From Wall Street now, happy holidays to investors. The Dow hits its highest level in three and a half years, closing for the day at 10,759.

Nationwide, parents take note, teen smoking is on the decline. A federal report shows smoking among eighth- and tenth-graders is half what it was in the mid-1990s. That's remarkable, half what it was. But the study found that inhalants and oxycontin use is climbing in popularity.

And Chicago, Illinois, stuck duck. Take a look. This duck apparently fell asleep in a pond that then froze. Yes, I know, don't worry, police came to the rescue, took care of the frostbitten feathers. There they go. Could have been worse for the stuck duck. Could have been a cooked goose, but it's not, the duck is OK.

That's a look at stories right now cross-country.

360 next, the raw politics of the holiday season. Ho, ho, ho, a Bible verse on the president's Christmas card, but some still say that Christ is being taken out of the White House Christmas celebration. Some conservatives are upset. We'll tell you why.

Plus, just what are the rules for those security checks at airports? Can they really touch you all over? We do mean all over. A Grateful Dead lyricist and a fire-breathing conservative are teaming up, because they are steaming mad. We'll tell you why.

And a police shootout caught on video, unbelievable. You're going to see it for yourself just how difficult being a police officer really is.

All that ahead. First, your picks, the most popular stories right now on


COOPER: Well, over the last year and a half, we've all gotten used to scenes of gun battles on the streets of Iraq. But when a major gun battle happens on the streets of a U.S. city in broad daylight, it's pretty shocking.

And that is just what happened yesterday when police were chasing a suspected killer in California. Now, the scene was chaotic, it was confusing, and it was all caught on tape.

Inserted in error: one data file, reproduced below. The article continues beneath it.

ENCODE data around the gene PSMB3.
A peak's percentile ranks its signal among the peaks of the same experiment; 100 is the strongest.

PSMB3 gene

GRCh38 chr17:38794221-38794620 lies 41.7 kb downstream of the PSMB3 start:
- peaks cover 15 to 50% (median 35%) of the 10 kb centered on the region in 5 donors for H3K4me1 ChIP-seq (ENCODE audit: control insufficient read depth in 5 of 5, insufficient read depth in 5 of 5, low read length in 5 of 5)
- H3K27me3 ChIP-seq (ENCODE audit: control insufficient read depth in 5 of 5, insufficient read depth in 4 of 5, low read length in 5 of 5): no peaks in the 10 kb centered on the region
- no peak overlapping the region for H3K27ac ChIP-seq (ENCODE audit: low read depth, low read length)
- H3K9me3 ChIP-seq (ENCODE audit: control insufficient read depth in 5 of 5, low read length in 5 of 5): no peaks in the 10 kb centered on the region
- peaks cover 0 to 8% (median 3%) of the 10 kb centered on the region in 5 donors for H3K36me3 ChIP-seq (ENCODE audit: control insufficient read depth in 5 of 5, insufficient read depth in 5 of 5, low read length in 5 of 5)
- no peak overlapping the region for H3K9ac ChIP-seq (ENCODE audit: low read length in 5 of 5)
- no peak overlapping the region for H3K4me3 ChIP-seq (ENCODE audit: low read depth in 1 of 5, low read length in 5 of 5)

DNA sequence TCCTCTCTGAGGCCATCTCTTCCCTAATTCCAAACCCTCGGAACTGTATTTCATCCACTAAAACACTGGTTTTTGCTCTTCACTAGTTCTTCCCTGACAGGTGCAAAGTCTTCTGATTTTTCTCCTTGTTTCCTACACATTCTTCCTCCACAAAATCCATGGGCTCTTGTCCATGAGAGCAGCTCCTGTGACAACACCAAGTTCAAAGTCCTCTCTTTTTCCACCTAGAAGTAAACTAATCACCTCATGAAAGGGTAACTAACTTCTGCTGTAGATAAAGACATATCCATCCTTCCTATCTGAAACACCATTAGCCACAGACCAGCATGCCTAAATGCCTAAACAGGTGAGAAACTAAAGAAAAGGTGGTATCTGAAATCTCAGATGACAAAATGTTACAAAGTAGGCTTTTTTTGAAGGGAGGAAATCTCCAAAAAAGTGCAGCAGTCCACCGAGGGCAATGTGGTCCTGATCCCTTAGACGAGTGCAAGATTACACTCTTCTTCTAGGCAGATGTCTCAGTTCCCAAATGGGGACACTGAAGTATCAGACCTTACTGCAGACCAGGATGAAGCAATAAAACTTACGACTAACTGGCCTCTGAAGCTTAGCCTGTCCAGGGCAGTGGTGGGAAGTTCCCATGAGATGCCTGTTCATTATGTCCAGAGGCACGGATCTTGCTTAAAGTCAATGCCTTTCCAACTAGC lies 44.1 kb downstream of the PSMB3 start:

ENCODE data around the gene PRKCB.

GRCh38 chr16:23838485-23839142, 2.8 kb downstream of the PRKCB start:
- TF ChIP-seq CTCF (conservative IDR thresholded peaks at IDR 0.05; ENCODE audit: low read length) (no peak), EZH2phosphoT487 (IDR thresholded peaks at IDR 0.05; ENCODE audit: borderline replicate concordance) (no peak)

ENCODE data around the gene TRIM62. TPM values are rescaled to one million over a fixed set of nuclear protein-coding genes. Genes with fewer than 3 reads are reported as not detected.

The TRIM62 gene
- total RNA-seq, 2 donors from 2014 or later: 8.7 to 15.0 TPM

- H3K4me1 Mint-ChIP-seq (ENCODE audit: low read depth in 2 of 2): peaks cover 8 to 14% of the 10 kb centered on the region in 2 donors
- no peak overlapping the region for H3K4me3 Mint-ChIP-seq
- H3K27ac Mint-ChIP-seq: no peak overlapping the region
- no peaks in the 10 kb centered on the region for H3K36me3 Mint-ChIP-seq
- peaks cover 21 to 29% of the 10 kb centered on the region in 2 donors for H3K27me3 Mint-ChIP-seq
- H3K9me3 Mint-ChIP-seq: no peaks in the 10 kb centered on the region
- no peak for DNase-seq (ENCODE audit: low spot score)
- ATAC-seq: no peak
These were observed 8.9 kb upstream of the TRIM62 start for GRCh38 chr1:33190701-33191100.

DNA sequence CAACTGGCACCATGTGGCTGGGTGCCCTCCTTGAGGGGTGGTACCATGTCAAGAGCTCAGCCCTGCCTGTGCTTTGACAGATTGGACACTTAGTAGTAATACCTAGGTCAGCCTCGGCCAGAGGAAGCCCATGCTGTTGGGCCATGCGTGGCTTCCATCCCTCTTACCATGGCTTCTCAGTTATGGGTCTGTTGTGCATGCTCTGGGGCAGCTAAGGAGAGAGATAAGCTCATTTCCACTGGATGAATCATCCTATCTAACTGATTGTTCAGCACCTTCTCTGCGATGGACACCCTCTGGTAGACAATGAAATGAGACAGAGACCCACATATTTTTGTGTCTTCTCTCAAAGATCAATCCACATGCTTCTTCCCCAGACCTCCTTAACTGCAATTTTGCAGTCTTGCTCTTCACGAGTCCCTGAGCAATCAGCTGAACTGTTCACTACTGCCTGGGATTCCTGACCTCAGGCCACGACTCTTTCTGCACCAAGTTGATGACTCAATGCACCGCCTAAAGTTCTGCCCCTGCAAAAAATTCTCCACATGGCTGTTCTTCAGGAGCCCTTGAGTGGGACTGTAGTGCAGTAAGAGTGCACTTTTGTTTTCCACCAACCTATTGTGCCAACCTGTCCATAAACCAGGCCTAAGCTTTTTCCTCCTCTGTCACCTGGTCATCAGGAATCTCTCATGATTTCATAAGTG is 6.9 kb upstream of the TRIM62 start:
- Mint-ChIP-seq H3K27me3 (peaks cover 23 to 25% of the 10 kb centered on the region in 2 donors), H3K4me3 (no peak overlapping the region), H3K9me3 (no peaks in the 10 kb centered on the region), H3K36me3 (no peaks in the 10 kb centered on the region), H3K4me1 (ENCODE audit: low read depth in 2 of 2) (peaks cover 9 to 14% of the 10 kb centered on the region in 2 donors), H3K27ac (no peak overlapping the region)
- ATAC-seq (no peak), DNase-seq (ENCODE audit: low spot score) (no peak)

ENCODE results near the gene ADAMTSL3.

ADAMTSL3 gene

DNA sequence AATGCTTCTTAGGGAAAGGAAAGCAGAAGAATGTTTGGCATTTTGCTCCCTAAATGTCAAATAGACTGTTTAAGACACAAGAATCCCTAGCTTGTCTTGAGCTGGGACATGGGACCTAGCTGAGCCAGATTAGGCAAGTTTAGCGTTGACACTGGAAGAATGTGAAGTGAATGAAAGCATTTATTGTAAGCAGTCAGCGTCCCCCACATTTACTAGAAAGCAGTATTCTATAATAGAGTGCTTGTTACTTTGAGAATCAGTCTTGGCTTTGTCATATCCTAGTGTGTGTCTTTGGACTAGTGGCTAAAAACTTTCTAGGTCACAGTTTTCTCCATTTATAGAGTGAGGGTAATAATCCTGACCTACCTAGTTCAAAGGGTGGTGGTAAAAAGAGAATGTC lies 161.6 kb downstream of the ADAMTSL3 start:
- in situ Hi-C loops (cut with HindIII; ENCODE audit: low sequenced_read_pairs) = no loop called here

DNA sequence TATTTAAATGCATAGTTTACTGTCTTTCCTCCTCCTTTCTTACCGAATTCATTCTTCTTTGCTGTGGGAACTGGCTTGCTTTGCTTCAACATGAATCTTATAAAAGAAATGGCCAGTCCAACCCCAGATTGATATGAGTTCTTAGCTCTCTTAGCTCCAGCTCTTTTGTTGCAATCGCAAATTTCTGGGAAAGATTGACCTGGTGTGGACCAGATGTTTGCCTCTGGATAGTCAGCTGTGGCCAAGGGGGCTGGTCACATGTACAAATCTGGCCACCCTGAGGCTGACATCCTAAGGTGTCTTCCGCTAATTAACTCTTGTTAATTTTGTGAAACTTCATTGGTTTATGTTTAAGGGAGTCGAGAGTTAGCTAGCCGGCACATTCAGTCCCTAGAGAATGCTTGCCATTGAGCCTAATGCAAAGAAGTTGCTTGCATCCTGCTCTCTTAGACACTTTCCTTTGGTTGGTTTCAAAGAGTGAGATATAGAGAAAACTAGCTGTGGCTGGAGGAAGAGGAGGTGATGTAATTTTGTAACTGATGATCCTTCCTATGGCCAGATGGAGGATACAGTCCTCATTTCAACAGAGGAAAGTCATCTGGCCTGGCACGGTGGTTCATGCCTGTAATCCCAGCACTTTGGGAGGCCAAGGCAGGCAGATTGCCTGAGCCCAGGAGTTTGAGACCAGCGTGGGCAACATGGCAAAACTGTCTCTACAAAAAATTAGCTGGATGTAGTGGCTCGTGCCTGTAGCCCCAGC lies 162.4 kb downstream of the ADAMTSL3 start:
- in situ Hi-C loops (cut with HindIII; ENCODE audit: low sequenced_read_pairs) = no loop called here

Jeff Michaels from our affiliate KTTV in Los Angeles reports.


JEFF MICHAELS, KTTV REPORTER: The plan to arrest Mendoza turned out into an all-out search. Deputies, their guns drawn, had lost sight of him, until a dog picked up his trail.

UNIDENTIFIED MALE: If you're in this house, come out with your hands up, or I will be sending this police dog. We will find you, and he may bite you.

MICHAELS: These people got out of their houses as officers moved to their backyard, then spotted the suspect on the run. Within seconds, dozens of shots rang out. But even then, it wasn't over. Deputies run to the next block, gunshots still ringing past homes with residents inside. Then, as the police dog is thrown over a fence, the 26-year-old parolee is cornered.

UNIDENTIFIED MALE: At both instances, he brandished a weapon to these officers and deputies.

MICHAELS (on camera): But he didn't fire.

UNIDENTIFIED MALE: Well, we're still working on that exchange. Because as you can tell from your video, you know there was several shots fired.

MICHAELS (voice-over): But family at the scene say that's not how it went down.

UNIDENTIFIED MALE: They shot him in cold blood, just when he was running, they shot him, around, I don't know how many police officers just unloaded their guns on him. And he's been laying there all day, and they have me here waiting all day long, and they never took me up there to see him.


COOPER: Remarkable video. That was Jeff Michaels from our affiliate KTTV in Los Angeles.

360 next, more arrests in the arson case in Maryland. Investigators are following a potentially chilling lead. We'll give you the latest on that.

Also tonight, security watch, seeking the truth on airport searches. How far can pat-downs go? Find out.

And taking Christ out of Christmas, is it really happening, or is it just media hype?


COOPER: Well, if you plan to fly this holiday season, you're no doubt already prepared to face some pretty tough security at the airport. But do you know just how tough it's going to be? You might be surprised where some security screeners are able to put their hands.

In tonight's security watch update, Jeanne Meserve investigates.


JEANNE MESERVE, NATIONAL SECURITY CORRESPONDENT (voice-over): He was a lyricist for the Grateful Dead.

JOHN PERRY BARLOW, FORMER GRATEFUL DEAD LYRICIST: I've been a fairly pesky civil libertarian for a long time.

MESERVE: She was a firebreathing congressional conservative.

HELEN CHENOWETH-HAGE (R), FORMER U.S. REPRESENTATIVE: I think the only thing that I've ever terrorized are liberals.